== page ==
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Top: Anna Ostrander, with the Fort Drum Relocation Readiness Program, speaks with an Army spouse during Coffee Connections at the Family Resource Center on April 7. Fort Drum community members gather for Coffee Connections, hosted by the Relocation Readiness Program. The informal monthly meeting familiarizes Army families with the various support and services available to them, and gives them a chance to connect with other community members. (Photos by Mike Strasser, Fort Drum Garrison Public Affairs)

Coffee Connections brings
community members together

Mike Strasser

Fort Drum Garrison Public Affairs

FORT DRUM, N.Y. (April 8, 2022) – Adjusting to a new Army installation, a new home and a new community takes time and can often feel overwhelming.

Lexie Morin, who arrived at Fort Drum with her husband in mid-February after a five-day drive from Houston, literally felt lost.

“It was snowing hard the day we got here, and we were driving in circles,” she said. “The maps were not helping, and it actually sent us back out the front gate. We were really lost.”

In addition to acclimating to a North Country winter, Morin said she was experiencing life on an Army post for the first time. They lived off post at their last duty station, where she had family in the area she could lean on.

“So I wasn’t familiar with all the resources that spouses have on post, and I wasn’t really concerned about meeting new people because I had my sister, and all my other family was three hours away in Houston,” Morin said. “This time around it’s completely different for me. I needed to find friends, people I can do things with.”

It was through the Fort Drum Relocation Readiness Program’s Coffee Connections where Morin found a sense of belonging and what it meant to be part of a military community. She met a new friend, joined a sewing group and began volunteering with the English as a Second Language (ESL) program and the Relocation Readiness Program.

“I knew very quickly that the people here were going to help me,” Morin said. “There’s a lot of things to do, and I think anyone can find something if they really want to.”

The Fort Drum Relocation Readiness Program staff hosts Coffee Connections on the first Thursday of every month at the Family Resource Center (FRC), Bldg. 11042 on Mount Belvedere Boulevard.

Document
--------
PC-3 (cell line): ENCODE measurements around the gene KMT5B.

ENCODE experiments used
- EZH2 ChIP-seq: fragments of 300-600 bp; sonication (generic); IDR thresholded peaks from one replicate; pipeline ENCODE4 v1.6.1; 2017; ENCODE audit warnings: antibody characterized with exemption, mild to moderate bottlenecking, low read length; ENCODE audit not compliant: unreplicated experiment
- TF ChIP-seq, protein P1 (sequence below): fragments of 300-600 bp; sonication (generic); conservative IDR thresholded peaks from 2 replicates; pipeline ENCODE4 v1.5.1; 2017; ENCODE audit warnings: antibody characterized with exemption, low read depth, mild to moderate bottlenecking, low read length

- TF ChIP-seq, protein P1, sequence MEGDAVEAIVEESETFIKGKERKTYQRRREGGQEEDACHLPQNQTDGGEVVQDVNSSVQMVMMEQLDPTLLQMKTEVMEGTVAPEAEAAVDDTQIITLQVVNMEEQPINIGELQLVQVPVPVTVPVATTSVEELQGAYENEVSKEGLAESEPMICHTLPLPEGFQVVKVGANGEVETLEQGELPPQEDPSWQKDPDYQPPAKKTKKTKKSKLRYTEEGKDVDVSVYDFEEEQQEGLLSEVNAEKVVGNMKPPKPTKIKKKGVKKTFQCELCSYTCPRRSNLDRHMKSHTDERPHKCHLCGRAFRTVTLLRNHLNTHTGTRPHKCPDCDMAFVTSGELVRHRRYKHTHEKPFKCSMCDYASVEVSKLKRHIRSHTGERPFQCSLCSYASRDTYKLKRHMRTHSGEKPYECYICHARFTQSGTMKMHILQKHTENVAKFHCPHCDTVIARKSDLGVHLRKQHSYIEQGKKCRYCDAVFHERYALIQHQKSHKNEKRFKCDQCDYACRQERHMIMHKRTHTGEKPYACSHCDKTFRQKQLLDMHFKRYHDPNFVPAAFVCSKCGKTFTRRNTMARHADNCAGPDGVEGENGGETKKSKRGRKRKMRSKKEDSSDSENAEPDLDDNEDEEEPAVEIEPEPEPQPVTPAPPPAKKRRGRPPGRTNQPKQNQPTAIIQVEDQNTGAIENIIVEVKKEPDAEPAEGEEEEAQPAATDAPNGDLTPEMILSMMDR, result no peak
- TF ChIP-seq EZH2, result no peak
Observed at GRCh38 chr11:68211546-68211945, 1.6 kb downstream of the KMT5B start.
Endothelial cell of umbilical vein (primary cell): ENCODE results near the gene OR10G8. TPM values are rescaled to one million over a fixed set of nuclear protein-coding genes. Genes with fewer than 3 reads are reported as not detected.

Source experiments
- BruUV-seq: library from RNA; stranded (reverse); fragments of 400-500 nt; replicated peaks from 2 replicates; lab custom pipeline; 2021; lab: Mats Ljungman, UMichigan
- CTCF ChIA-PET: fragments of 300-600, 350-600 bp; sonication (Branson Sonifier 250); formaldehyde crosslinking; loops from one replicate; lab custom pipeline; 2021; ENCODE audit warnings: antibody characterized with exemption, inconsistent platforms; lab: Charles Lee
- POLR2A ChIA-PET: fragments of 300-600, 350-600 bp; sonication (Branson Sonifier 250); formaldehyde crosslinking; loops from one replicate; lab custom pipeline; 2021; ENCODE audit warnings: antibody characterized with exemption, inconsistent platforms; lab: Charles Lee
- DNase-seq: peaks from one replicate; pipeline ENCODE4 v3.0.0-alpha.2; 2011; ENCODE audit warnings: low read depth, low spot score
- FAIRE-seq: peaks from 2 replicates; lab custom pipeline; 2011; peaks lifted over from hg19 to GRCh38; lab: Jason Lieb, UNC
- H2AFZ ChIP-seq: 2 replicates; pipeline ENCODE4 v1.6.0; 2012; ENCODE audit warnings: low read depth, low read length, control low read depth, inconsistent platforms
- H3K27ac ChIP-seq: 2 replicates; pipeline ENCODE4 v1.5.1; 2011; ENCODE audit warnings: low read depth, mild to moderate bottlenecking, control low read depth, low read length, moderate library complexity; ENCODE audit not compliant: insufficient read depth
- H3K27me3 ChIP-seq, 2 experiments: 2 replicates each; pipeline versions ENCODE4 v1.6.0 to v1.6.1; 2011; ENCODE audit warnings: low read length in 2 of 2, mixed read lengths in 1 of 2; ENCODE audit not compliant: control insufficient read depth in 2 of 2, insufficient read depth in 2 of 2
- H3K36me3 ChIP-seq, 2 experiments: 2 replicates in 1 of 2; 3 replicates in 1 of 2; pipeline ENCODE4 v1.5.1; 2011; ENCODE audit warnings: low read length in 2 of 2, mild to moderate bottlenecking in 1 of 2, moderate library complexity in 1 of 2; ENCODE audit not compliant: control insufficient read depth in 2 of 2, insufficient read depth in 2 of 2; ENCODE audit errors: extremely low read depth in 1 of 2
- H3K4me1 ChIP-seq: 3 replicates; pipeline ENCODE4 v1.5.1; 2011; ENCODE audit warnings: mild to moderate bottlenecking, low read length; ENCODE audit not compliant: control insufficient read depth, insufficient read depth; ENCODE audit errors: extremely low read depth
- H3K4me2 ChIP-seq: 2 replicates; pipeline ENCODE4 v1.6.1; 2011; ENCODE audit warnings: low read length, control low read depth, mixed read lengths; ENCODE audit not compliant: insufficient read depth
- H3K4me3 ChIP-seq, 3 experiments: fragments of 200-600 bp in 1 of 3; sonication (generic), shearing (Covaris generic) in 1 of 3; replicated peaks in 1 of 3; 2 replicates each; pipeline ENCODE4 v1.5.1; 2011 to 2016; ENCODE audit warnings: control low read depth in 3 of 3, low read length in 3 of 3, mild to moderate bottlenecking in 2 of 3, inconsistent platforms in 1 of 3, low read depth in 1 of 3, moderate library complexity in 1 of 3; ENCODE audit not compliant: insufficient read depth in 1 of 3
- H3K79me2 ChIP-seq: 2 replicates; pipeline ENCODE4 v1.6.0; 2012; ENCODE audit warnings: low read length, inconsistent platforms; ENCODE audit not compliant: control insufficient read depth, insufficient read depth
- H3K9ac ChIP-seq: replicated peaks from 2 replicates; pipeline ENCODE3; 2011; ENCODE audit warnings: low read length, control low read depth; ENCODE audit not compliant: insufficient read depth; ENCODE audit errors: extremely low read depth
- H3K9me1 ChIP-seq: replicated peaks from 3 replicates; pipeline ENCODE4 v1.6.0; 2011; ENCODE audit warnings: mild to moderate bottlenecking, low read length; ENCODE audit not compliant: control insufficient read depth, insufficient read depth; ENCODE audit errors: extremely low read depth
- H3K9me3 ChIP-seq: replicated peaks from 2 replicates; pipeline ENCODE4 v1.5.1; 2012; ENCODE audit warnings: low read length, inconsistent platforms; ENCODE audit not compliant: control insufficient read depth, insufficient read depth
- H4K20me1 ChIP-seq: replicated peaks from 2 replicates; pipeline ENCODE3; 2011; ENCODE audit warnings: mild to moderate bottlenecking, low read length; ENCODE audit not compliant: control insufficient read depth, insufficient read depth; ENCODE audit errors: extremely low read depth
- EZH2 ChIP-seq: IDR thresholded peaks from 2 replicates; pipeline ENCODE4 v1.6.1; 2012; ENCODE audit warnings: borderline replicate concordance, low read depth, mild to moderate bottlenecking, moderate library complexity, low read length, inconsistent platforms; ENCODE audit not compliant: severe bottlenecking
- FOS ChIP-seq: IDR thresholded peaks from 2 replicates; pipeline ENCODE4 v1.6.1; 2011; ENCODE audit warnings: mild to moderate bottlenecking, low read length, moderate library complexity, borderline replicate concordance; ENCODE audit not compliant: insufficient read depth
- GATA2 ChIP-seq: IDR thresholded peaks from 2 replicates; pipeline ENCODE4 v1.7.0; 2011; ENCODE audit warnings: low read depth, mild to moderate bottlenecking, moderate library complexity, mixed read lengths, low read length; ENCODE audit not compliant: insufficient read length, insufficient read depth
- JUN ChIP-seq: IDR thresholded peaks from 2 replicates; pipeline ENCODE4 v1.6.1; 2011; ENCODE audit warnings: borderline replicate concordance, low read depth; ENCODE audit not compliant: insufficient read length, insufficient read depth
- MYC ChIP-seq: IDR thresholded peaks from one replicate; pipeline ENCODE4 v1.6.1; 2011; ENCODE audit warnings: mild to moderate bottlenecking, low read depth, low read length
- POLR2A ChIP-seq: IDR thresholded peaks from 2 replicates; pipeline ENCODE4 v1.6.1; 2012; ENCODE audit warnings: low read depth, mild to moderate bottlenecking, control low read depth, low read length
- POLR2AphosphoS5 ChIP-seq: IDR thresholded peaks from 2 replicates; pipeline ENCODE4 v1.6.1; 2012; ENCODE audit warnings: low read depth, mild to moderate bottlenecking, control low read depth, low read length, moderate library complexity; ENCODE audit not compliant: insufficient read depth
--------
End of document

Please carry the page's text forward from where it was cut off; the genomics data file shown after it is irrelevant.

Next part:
Scarlett Sharkey, Relocation Readiness Program manager, said that the monthly social gathering has existed in one form or another at various venues for more than a decade.

“No matter what, it’s like drinking from a fire hose when you get to any new installation,” she said. “How do you find that new friend, that new job, that volunteer opportunity or the services you need? It can be scary, and most of the time you are alone until you get out, and do something, and meet people. Coffee Connections is a way to do that.”

Representatives from across the installation attend Coffee Connections to introduce themselves and their programs, to include Family and Morale, Welfare and Recreation; Child and Youth Services; the USO; Family Advocacy Program and the American Red Cross. Senior command spouses also attend to welcome newcomers to Fort Drum.

Rather than assembling attendees in an auditorium or classroom, Sharkey said that the warm, inviting coffee shop-style ambiance that the FRC provides makes Coffee Connections seem more like an informal chat than an Army briefing.

“We want you to feel you are having coffee with new friends,” she said. “And we want you to come back again and again.”

Anna Ostrander, who works in the Relocation Readiness Program, arrived at Fort Drum last October from Alabama.

“People were really welcoming and willing to share a lot of information,” she said.

Ostrander said that she followed a few spouses’ groups on social media, as well as many of the Fort Drum organizations and programs, to stay informed.

“They might share a lot of the same things, but it is a great way to get to know the area and things to do,” she said.

This is Ostrander’s third duty station, and she said that even though she knows she’ll find a Post Exchange, fitness facilities and a veterinary clinic somewhere on post, there are always going to be unknowns.

“Each one is different in their own ways – where things are located, how isolated it is and how much is on the installation versus what you have to go off the installation for,” she said. “You eventually learn the skills to help adjust yourself, but it really is a whole different world when you are first starting out.”

Since she started working in the FRC for the Soldier and Family Readiness Division, Ostrander said that she realized she only scratched the surface of what is available for community members.

“A lot of the spouses who come to Fort Drum are very young, and this is their first duty station,” she said. “They don’t know how to start the process of acclimating and finding what they need. I thought I knew what Fort Drum was about and these are the things they have, but since I’ve been working here I have learned so much more about the different programs, services and so many events I might not have known otherwise.”

Morin said that she hopes other newcomers take advantage of social opportunities such as Coffee Connections to make the most of their experience at Fort Drum.

“My advice to them would be to get to know the people here and the resources that are available to them,” she said. “It’s better if you try to build those connections early.”

To learn more about Coffee Connections and other programs available through the Soldier and Family Readiness Division, visit, and follow